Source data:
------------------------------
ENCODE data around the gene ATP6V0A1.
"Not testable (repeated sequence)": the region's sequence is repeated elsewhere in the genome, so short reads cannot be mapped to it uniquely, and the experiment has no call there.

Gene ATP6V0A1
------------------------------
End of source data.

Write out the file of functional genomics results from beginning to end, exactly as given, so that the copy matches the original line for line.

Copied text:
ENCODE data around the gene ATP6V0A1.
"Not testable (repeated sequence)": the region's sequence is repeated elsewhere in the genome, so short reads cannot be mapped to it uniquely, and the experiment has no call there.

Gene ATP6V0A1